The historic Granby dam site is getting a major upgrade, thanks to the efforts of the Grand Forks Community Trails Society (GFCTS).
Working with the provincial Recreation Sites and Trails B.C., the society has installed black chain link fencing to improve safety on the bluff. The fence is just over a metre high (four feet), leaving plenty of space for photographers and for enjoying the view from the bench already in place.
“It’s considered a temporary fence from the province’s point of view. A permanent fence requires an engineer, which the province didn’t have the budget for,” GFCTS president John Grandy said. The province paid for the materials, and the society paid for the labour using Grand Forks-based Fine Fences as the contractor. Early feedback has been positive from parents and dog-owners, and the black is attractive and non-intrusive, he notes. A small gap was left open on the far right to permit animals coming down the cliffs to still access the river following the animal trail.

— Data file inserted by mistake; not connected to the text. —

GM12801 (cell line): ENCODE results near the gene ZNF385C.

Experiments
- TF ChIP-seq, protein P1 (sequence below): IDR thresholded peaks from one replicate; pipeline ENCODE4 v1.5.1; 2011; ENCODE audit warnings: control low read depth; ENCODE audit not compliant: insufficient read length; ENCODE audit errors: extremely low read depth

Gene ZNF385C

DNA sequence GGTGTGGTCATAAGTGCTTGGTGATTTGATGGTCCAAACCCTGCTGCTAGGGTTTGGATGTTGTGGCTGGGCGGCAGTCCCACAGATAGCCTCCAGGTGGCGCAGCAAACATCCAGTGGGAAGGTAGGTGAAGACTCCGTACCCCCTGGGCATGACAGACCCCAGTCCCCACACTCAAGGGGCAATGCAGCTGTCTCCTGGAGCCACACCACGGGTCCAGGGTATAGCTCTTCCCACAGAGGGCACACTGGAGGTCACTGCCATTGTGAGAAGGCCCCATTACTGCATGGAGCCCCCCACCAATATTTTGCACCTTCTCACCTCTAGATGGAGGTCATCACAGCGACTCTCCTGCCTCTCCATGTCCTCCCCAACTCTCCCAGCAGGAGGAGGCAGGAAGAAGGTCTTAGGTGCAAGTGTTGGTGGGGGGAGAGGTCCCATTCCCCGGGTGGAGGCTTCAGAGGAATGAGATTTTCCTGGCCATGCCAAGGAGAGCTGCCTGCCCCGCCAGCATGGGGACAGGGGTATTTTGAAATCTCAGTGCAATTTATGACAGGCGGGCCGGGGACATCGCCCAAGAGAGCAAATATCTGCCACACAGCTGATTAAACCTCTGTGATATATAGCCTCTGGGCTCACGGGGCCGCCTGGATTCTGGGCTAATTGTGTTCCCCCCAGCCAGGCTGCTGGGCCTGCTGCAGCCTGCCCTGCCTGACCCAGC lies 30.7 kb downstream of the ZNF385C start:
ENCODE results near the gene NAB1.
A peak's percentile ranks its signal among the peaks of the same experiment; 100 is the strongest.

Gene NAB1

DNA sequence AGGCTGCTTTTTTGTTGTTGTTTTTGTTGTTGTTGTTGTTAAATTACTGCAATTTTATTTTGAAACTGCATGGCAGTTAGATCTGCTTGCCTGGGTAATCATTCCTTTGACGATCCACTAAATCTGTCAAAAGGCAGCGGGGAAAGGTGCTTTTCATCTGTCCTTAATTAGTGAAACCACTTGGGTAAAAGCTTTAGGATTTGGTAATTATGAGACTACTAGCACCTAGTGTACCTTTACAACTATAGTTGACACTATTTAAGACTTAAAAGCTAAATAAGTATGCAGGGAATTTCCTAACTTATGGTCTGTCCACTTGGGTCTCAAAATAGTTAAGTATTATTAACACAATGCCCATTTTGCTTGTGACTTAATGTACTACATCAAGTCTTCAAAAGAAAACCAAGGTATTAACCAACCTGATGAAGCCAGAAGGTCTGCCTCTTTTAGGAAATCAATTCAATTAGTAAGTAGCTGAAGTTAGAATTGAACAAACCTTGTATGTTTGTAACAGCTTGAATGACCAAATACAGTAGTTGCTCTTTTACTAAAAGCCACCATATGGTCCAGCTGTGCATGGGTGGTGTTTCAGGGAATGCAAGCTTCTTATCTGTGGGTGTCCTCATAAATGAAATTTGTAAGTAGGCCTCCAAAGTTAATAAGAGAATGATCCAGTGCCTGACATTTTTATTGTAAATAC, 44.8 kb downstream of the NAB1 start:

Additionally, the society obtained a B.C. Trails Day grant of $400 from the Outdoor Recreation Council of British Columbia, which is being used to erect a kiosk at the site. That will feature historical signage about the dam site, which was used to create power and provide water for the Granby smelter. Society member Jesse Holtorf conducted the research for the signage and photos. Along with Grandy, members Wayne Hind, Larry Hudema, John Marchal and Ed Matthews installed the kiosk; members Shelley Grandy and Michelle Mallette did the painting. The sign, produced by Cactus Creek Signs, will be officially unveiled on Sunday, July 4, at 10 a.m. Members of the public are welcome to attend the ceremony, with a reminder to maintain a two-metre distance.
If you haven’t been to the dam site before, take North Fork Road and look for the Horse Association sign, located about 250 metres past the 3-kilometre marker.
Turn right at the sign, onto the gravel road. The parking lot is about 100 metres ahead. Walk past the gate to the trailhead on the left. The walk to the dam site is about two kilometres, level all the way. Allow 30 to 45 minutes one-way. Cyclists and motorized vehicles are permitted on the trail.